Study Shows Immune-suppressed IBD Patients Have Inadequate Counseling on How To Protect Skin

Study Shows Immune-suppressed IBD Patients Have Inadequate Counseling on How To Protect Skin

Counseling on skin protection is insufficient among immune-suppressed patients with inflammatory bowel disease (IBD), according to the results of a study recently presented at the Advances in Inflammatory Bowel Disease Annual Meeting (Dec. 10-12, 2015), held in Orlando.

“Potential adverse effects of immune-suppressing medications require patient education and counseling,” wrote Marie L. Borum, MD, EdD, MPH, division of gastroenterology and liver diseases, George Washington University, Washington, D.C., and colleagues according to a news release. “It is recommended that individuals with IBD who are treated with immunosuppressants be counseled regarding preventative measures to reduce their risk of skin cancer.”

With the aim of understanding the disparities between physician counseling practices regarding the risk of skin cancer, Dr. Borum and colleagues conducted a retrospective study where they collected and analyzed clinical data on 136 chronic IBD patients accompanied at an urban medical center for a period of one year.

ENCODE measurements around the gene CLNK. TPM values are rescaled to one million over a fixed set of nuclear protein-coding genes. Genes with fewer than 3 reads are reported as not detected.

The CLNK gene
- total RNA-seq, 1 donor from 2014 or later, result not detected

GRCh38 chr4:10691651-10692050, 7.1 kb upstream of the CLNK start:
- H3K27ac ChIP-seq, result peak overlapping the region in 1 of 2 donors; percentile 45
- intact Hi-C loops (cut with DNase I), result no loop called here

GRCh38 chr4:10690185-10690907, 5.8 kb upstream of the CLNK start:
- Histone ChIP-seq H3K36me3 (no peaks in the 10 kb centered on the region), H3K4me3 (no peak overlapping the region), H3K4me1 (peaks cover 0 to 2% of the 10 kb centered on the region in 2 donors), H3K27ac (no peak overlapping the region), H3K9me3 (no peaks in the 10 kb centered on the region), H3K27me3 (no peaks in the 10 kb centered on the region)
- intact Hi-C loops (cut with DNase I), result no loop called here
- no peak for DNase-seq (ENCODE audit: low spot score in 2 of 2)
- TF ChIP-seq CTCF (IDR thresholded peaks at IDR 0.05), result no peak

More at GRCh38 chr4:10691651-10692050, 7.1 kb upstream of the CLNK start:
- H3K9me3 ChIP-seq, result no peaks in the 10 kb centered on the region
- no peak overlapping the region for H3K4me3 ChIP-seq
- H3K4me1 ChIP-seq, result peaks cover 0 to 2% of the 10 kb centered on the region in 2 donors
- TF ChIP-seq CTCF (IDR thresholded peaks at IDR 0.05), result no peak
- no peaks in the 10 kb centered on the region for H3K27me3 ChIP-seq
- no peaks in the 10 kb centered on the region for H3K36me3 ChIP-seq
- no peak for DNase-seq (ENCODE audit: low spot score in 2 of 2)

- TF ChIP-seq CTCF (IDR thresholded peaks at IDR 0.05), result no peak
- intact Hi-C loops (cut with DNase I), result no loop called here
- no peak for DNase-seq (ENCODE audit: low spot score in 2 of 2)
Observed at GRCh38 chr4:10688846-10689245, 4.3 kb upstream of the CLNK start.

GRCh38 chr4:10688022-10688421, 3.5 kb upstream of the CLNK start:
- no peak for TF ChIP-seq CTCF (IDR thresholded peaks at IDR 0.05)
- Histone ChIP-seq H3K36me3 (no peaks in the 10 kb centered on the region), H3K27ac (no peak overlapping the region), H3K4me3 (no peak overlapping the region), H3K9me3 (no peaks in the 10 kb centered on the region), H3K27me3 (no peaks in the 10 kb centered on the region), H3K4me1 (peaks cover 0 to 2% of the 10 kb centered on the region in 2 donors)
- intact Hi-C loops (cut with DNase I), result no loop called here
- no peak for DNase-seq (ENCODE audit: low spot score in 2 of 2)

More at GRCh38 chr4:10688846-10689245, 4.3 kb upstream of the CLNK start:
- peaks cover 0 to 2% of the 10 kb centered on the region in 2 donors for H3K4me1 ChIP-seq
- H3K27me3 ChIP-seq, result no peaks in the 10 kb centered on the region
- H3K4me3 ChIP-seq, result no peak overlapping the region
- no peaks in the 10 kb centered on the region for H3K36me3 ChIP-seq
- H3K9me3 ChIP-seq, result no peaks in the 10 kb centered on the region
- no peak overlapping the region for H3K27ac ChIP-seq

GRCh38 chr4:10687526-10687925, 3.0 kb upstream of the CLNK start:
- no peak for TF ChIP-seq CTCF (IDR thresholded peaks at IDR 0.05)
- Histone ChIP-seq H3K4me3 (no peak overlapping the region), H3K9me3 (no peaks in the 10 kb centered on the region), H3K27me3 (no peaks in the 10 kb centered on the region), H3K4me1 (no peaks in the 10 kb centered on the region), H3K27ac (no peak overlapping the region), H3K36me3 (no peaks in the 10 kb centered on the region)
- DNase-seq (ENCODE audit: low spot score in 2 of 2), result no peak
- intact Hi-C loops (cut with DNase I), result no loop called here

Of the patients analyzed, 27.9% (n = 38) were under immunomodulator therapy, and of these, 28 patients were on monotherapy and 10 patients were on combined immunomodulator and biologic therapy. Nearly 12% of the patient cohort was receiving biologic monotherapy (n = 17), and 81 patients were neither under immunomodulator nor biologic therapy.

In total, the results revealed that 32% of the patients under treatment with immunomodulators received skin protection counseling.

“IBD patients are at an increased risk for skin cancers. This risk may be related to the underlying disease, medications or both, (…) This study revealed that [less than] 50% of patients had documented counseling regarding skin protective activities,” concluded the research team. “While this study is limited due to size and single institution design, it suggests that increased efforts should be made to enhance counseling about skin cancer risk to optimize IBD patient care”.

IBD is a condition that involves chronic inflammation of all or part of the digestive tract. IBD primarily includes ulcerative colitis and Crohn’s disease, and both usually involve severe diarrhea, pain, fatigue and weight loss. The condition can be debilitating and sometimes lead to life-threatening complications. In the United States, it is currently estimated that about 1 –1.3 million people suffer from IBD. Immunosuppression is a reduction of the activation or efficacy of the immune system, an important therapy used in cases of autoimmune diseases, such as IBD, where the immune system is exacerbated and has an abnormal response. Immunosupressive drugs can, however, have side effects as the individual becomes more prone to infections and cancer development.